for National Geographic News
Global warming in the Arctic is mysteriously occurring more quickly 1.2 miles (2 kilometers) above the surface than at ground level, a new study says.
Scientists have long known from ground-level measurements that the Arctic is warming at nearly twice the global average rate.
Experts had presumed that this was an effect of solar heating, in which melting snow reveals darker underlying land and water that better absorb heat—an effect that escalates as snow and ice continue to shrink. (Related: "Warming Oceans Contributed to Record Arctic Melt" [December 14, 2007].)
So the finding that the air is warming even more rapidly higher up is especially surprising, reports a team led by Rune Graversen of Stockholm University in tomorrow's issue of the journal Nature.
Graversen's team drew on decades of weather data, mostly from satellites and trans-Arctic airplane flights, to examine temperature changes at various elevations across the Arctic.
They found that during the summer, the rate at which the upper atmosphere was warming up was two times faster each decade.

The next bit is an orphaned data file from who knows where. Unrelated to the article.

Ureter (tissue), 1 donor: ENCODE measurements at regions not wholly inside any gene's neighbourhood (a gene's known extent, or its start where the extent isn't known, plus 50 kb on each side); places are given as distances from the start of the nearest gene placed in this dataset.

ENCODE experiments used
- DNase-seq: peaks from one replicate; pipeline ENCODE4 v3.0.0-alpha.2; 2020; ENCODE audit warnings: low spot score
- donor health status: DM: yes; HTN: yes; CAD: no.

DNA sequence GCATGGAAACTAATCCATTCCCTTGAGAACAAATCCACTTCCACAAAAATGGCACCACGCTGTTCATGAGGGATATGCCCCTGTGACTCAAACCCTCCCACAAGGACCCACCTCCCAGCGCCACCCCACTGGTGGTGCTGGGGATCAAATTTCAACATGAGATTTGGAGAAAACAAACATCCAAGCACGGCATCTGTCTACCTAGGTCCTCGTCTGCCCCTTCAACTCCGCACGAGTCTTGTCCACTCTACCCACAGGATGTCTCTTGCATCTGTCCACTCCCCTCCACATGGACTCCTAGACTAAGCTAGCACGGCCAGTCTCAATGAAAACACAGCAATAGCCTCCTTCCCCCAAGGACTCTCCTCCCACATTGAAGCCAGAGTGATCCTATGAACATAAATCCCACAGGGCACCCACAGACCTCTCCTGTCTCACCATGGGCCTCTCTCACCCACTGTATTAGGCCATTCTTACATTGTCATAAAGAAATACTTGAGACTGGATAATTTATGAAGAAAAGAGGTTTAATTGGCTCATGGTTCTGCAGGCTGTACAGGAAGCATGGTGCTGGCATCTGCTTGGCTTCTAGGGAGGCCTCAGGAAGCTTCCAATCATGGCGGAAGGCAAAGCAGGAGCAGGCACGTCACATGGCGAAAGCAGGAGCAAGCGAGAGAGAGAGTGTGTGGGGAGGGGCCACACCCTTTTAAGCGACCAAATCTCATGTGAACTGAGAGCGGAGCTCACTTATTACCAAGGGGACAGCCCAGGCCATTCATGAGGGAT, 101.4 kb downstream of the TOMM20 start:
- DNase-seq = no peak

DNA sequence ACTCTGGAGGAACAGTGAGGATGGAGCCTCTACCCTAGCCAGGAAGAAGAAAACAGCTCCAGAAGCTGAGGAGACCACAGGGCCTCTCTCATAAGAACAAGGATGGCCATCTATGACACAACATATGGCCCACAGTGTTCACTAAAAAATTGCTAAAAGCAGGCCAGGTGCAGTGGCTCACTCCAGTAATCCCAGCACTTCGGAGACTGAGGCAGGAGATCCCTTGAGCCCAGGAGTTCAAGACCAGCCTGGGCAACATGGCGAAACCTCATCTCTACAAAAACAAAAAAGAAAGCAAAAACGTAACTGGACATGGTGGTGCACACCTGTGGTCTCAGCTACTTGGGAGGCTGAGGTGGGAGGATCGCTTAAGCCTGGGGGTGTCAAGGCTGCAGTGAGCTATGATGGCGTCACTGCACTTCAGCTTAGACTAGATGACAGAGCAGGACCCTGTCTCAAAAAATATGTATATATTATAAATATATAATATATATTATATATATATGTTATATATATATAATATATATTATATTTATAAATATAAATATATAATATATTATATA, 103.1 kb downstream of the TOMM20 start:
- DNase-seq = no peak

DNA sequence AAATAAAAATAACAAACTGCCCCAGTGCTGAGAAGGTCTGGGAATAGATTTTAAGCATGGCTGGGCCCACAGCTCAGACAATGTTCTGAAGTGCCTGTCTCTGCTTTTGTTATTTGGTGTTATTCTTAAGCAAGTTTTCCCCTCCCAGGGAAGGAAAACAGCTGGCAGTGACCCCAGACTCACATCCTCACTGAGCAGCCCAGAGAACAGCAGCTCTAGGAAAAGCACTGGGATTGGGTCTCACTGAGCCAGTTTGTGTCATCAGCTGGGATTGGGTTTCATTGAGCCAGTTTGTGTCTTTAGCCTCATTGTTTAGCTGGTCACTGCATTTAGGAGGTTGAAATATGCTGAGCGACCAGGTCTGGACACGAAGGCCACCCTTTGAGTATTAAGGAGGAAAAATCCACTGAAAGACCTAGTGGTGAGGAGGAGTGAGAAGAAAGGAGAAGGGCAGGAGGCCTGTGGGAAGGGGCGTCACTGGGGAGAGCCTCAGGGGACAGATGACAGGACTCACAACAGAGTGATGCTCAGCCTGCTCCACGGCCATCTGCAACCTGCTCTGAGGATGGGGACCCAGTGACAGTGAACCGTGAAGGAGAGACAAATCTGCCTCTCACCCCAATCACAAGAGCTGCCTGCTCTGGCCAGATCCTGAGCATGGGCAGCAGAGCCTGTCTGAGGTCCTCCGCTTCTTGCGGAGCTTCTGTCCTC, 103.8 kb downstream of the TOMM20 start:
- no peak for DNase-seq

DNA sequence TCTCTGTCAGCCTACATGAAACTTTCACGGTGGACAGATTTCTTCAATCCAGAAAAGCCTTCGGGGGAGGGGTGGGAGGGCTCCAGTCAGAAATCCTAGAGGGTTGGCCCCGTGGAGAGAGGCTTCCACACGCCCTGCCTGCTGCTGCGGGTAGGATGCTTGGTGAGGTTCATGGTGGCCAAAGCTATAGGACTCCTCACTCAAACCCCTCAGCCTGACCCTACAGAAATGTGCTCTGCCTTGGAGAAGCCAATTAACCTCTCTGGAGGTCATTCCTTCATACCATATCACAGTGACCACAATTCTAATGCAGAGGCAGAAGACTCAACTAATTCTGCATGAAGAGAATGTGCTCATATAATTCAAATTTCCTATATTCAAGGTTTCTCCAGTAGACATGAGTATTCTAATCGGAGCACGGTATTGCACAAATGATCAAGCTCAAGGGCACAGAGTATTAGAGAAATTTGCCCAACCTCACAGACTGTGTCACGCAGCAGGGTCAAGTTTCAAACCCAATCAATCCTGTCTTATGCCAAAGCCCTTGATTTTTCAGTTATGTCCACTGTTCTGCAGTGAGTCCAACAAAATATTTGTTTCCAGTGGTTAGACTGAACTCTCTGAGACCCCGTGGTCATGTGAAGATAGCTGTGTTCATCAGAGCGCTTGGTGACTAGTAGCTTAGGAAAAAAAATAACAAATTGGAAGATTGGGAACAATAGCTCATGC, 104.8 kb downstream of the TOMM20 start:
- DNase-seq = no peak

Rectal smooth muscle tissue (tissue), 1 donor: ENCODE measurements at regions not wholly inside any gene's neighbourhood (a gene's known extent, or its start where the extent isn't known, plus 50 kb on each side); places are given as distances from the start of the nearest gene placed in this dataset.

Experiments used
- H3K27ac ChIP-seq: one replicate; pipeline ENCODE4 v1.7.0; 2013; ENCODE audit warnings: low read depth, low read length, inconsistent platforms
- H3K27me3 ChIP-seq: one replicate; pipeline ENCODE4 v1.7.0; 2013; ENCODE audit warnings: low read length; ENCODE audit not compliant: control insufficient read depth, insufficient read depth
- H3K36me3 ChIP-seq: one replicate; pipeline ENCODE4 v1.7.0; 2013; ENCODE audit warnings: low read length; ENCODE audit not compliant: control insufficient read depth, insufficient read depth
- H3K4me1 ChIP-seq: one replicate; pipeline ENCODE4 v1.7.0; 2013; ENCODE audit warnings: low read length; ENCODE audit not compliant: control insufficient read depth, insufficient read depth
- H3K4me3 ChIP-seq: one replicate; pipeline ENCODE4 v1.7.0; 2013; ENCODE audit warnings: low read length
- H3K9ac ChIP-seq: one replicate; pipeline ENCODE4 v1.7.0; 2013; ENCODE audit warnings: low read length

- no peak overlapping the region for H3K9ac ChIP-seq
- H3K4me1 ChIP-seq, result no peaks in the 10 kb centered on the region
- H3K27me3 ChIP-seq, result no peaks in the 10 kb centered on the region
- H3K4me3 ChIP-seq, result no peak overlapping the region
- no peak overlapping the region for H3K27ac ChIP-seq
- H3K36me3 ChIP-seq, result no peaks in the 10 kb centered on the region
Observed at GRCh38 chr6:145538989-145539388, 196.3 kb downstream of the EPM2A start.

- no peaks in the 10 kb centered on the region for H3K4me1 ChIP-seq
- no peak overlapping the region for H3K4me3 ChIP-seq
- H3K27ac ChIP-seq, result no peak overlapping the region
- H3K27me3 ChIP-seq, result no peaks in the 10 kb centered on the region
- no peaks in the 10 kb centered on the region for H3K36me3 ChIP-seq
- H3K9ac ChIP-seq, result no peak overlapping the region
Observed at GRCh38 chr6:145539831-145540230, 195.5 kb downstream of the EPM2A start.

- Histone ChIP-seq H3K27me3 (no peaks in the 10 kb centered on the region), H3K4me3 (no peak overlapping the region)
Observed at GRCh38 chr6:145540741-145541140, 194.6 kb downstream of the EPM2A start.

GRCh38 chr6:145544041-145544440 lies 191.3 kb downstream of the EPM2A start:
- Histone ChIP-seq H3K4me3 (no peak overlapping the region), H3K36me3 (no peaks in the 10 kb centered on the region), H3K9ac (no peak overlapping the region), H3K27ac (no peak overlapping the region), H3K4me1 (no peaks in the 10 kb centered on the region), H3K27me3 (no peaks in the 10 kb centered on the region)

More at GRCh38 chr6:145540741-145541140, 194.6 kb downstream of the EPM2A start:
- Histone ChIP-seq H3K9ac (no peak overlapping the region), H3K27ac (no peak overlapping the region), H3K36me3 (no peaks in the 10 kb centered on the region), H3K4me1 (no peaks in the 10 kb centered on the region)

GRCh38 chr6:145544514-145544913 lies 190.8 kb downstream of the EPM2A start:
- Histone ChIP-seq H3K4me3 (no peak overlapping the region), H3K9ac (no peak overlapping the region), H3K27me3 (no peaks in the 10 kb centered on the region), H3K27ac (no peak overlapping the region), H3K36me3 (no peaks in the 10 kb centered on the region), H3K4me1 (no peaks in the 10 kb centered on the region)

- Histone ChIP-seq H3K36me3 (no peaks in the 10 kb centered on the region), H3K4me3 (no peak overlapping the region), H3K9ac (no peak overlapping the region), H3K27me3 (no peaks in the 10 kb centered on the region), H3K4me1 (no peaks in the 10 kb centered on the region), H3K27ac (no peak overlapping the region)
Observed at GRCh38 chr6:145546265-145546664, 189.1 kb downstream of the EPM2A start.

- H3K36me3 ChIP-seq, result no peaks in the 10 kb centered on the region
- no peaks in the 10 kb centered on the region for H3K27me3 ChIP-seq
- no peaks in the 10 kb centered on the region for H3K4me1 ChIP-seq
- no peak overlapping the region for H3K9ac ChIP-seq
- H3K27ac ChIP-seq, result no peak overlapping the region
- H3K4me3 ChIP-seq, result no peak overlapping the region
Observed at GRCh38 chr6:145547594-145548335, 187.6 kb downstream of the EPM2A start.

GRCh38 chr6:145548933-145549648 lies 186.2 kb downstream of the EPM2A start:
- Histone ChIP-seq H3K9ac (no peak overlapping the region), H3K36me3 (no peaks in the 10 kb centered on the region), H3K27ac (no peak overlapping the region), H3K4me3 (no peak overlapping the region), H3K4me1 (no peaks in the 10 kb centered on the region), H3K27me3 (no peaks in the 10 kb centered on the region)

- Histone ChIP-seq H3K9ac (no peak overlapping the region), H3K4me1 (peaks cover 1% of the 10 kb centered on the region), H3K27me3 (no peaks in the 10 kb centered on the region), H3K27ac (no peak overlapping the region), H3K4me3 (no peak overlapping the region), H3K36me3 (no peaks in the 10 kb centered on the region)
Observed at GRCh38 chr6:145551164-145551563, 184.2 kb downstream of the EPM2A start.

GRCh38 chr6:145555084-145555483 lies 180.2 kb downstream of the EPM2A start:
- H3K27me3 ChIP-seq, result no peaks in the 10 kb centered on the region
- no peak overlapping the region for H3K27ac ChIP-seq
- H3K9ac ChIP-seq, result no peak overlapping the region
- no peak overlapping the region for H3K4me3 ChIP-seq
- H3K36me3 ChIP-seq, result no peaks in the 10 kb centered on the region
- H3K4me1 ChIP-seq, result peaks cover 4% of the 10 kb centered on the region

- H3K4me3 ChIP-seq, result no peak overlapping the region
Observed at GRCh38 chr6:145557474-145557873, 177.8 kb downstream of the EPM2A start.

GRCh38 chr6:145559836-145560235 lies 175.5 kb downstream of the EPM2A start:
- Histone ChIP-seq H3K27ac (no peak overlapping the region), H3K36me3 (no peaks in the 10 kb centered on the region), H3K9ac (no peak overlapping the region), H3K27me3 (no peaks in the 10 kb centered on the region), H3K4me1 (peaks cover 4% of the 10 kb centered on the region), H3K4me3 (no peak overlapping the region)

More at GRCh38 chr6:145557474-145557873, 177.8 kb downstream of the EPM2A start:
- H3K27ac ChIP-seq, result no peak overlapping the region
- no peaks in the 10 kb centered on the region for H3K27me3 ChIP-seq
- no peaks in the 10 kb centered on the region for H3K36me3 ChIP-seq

"It's a remarkable result," Graversen said. "I think nobody expected that."
The finding also means that solar heating can't be the only cause, because that should produce the greatest warming close to the surface.
"Retreating snow and ice cannot explain the vertical structure of the warming that we show," Graversen said. "So snow and ice retreat is not as important as we previously thought."
The effect also occurred in winter, when there is little sunlight to warm the surface.
Graversen theorizes that the upper-elevation warming is linked to changes in atmospheric circulation, such as heat flow northward each month.
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